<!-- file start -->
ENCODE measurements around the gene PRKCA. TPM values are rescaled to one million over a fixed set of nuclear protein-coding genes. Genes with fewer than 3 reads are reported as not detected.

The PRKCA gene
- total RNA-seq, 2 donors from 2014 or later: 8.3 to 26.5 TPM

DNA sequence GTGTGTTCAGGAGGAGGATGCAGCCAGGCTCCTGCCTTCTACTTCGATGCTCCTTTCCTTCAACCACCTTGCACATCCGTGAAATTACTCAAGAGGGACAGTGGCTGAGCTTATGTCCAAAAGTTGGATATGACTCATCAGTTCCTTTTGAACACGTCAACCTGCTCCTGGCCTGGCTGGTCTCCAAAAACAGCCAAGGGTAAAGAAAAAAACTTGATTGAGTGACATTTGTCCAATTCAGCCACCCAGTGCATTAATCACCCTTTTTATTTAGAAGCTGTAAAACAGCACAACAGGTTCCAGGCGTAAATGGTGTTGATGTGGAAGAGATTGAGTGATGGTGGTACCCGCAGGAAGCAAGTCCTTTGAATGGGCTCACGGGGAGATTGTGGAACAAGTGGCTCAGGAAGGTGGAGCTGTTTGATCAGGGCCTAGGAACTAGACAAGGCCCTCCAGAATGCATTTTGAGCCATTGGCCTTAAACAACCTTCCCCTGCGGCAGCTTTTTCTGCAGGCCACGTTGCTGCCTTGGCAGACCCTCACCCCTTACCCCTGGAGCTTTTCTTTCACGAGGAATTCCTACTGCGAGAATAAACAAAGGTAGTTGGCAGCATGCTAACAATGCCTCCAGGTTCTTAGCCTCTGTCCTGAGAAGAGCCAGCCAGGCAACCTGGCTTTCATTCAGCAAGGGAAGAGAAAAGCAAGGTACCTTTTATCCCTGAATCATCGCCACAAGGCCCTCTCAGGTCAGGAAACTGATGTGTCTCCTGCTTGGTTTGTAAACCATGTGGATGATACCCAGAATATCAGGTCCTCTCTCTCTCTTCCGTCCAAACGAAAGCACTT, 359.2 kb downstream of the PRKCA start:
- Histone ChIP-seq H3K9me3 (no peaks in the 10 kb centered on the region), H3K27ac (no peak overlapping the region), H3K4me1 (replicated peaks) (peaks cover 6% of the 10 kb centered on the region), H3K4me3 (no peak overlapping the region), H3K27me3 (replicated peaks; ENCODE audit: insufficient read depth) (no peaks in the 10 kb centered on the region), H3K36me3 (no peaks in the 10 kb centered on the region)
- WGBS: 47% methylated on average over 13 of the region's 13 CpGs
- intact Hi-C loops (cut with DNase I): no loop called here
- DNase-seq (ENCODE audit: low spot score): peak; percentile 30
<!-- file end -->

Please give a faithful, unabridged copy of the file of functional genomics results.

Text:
ENCODE measurements around the gene PRKCA. TPM values are rescaled to one million over a fixed set of nuclear protein-coding genes. Genes with fewer than 3 reads are reported as not detected.

The PRKCA gene
- total RNA-seq, 2 donors from 2014 or later: 8.3 to 26.5 TPM

DNA sequence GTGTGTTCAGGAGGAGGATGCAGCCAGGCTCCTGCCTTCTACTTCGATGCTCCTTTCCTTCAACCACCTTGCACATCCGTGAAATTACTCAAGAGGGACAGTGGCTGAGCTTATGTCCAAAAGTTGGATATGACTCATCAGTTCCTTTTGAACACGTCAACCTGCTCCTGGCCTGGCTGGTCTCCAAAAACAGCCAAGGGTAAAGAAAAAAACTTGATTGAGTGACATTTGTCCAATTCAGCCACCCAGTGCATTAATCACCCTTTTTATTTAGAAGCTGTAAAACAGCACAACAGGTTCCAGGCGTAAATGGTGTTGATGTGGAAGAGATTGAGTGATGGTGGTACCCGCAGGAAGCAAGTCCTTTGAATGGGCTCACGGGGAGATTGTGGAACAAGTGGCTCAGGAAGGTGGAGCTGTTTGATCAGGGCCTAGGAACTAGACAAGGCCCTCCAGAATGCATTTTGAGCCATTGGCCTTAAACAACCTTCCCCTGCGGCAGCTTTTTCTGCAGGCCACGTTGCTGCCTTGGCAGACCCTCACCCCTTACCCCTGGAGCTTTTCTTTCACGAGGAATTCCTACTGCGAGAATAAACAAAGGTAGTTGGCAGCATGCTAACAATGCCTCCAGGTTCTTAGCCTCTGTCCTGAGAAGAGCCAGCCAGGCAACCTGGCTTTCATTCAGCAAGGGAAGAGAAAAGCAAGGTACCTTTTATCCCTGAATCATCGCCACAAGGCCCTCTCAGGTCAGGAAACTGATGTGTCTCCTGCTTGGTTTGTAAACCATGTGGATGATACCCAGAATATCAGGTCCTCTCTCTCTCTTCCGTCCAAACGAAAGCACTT, 359.2 kb downstream of the PRKCA start:
- Histone ChIP-seq H3K9me3 (no peaks in the 10 kb centered on the region), H3K27ac (no peak overlapping the region), H3K4me1 (replicated peaks) (peaks cover 6% of the 10 kb centered on the region), H3K4me3 (no peak overlapping the region), H3K27me3 (replicated peaks; ENCODE audit: insufficient read depth) (no peaks in the 10 kb centered on the region), H3K36me3 (no peaks in the 10 kb centered on the region)
- WGBS: 47% methylated on average over 13 of the region's 13 CpGs
- intact Hi-C loops (cut with DNase I): no loop called here
- DNase-seq (ENCODE audit: low spot score): peak; percentile 30